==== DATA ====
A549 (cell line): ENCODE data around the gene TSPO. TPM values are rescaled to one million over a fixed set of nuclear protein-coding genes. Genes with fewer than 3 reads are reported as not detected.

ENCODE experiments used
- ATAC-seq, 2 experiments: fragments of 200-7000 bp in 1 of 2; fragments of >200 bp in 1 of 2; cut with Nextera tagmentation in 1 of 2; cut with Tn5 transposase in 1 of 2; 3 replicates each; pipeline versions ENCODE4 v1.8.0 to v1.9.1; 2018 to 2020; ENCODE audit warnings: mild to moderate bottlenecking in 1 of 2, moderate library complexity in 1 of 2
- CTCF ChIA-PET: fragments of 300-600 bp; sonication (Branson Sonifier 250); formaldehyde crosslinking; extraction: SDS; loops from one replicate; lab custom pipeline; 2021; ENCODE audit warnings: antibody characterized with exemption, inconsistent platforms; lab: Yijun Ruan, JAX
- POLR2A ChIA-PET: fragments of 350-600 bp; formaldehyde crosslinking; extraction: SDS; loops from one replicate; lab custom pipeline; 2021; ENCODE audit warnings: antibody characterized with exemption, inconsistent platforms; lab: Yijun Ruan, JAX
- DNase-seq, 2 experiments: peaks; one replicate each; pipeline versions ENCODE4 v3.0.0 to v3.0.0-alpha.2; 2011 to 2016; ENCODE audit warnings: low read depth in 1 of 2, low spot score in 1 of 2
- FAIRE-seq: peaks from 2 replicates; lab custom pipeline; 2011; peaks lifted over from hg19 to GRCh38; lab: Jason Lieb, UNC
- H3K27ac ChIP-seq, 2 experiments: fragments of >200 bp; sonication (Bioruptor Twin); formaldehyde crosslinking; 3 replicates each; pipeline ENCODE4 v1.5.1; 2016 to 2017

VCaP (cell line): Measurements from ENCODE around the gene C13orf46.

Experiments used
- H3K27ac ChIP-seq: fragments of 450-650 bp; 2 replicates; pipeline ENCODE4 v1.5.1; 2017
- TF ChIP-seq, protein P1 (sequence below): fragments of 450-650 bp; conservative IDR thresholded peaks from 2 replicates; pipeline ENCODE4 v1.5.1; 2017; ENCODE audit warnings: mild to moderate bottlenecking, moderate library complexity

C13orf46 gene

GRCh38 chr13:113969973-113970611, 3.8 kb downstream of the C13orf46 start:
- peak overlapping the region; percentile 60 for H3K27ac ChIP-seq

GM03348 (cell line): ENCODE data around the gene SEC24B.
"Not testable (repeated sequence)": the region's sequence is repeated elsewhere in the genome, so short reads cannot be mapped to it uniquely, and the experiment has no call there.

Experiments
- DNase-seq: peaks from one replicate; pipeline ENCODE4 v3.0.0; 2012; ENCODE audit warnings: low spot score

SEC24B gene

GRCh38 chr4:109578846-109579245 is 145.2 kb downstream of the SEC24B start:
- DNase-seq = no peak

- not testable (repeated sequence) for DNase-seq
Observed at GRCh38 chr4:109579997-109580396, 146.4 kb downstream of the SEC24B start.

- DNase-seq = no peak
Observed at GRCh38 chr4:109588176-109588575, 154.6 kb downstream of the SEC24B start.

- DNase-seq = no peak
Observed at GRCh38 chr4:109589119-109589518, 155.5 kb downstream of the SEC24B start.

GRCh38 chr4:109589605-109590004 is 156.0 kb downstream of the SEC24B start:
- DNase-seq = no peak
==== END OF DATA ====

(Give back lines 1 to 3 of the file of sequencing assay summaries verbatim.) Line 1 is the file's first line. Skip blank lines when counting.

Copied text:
A549 (cell line): ENCODE data around the gene TSPO. TPM values are rescaled to one million over a fixed set of nuclear protein-coding genes. Genes with fewer than 3 reads are reported as not detected.

ENCODE experiments used
- ATAC-seq, 2 experiments: fragments of 200-7000 bp in 1 of 2; fragments of >200 bp in 1 of 2; cut with Nextera tagmentation in 1 of 2; cut with Tn5 transposase in 1 of 2; 3 replicates each; pipeline versions ENCODE4 v1.8.0 to v1.9.1; 2018 to 2020; ENCODE audit warnings: mild to moderate bottlenecking in 1 of 2, moderate library complexity in 1 of 2